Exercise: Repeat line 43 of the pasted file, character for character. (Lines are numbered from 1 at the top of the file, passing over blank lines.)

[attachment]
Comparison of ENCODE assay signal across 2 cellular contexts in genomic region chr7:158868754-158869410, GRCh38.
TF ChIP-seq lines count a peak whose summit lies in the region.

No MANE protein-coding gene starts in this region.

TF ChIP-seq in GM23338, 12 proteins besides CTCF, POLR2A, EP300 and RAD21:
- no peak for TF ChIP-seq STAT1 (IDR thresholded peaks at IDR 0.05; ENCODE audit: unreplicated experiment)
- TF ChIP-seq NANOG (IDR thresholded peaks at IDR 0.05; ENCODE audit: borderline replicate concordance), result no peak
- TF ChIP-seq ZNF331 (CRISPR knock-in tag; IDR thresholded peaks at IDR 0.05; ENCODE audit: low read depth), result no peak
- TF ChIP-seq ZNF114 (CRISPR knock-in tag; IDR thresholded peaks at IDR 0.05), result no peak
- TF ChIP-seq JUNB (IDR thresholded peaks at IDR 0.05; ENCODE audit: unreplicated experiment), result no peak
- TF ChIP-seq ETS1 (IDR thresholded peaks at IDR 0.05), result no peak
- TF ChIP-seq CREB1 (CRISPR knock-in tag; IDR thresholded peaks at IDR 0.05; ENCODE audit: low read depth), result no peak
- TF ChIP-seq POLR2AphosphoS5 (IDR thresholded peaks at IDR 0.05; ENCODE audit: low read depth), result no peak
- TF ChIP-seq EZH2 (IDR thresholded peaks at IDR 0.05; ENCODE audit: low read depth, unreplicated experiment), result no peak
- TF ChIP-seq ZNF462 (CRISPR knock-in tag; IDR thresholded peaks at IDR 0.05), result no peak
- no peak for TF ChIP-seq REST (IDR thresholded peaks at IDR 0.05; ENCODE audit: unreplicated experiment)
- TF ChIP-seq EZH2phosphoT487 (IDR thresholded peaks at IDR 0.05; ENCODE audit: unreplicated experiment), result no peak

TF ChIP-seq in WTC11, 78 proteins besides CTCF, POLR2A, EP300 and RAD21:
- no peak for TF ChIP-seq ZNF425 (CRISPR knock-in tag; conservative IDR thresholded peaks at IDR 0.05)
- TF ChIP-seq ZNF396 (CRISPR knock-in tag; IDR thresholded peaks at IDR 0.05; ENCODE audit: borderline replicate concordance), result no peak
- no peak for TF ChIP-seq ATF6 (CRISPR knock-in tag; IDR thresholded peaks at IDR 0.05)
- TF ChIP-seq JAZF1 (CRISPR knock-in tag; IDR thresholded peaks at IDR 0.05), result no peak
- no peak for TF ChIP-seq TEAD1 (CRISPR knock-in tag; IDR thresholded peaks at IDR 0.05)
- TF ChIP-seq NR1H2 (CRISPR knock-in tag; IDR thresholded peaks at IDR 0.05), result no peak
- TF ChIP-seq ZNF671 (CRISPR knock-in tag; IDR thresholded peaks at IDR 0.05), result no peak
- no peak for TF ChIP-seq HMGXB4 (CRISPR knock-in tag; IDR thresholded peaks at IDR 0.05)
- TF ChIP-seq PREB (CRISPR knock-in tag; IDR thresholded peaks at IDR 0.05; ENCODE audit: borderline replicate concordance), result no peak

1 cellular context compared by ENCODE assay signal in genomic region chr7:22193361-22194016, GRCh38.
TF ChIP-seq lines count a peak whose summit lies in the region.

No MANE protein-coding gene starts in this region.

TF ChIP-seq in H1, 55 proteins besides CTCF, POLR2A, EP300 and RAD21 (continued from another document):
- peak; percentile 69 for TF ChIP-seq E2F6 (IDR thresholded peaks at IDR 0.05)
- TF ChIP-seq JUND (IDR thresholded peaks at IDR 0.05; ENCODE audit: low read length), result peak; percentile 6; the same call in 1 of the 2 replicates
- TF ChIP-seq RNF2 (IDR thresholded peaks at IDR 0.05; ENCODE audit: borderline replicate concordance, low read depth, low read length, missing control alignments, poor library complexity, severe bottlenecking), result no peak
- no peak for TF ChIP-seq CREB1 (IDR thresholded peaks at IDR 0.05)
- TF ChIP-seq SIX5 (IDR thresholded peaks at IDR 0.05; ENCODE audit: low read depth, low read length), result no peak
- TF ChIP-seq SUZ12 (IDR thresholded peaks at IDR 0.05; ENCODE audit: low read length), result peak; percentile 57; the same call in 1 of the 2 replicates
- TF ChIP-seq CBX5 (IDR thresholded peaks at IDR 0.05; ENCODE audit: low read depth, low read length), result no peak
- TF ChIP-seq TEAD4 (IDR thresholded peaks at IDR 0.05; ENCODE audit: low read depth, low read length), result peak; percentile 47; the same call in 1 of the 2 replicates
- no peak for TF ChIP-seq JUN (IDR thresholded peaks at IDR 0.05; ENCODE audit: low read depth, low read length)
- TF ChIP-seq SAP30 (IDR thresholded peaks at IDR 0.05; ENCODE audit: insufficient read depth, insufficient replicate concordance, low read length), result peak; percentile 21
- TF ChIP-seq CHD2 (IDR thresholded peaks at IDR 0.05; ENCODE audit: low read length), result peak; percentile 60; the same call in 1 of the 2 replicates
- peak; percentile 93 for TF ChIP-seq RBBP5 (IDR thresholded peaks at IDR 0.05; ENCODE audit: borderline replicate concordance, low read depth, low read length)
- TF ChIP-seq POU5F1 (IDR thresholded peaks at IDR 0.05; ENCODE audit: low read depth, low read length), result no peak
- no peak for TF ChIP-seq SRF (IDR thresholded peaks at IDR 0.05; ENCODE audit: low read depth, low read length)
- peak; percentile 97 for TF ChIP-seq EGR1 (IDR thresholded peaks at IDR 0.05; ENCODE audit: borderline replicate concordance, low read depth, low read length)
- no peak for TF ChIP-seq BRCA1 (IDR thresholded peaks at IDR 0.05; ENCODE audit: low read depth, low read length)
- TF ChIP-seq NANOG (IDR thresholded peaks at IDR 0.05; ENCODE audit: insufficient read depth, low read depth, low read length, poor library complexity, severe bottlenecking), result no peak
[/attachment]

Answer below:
- TF ChIP-seq POU5F1 (IDR thresholded peaks at IDR 0.05; ENCODE audit: low read depth, low read length), result no peak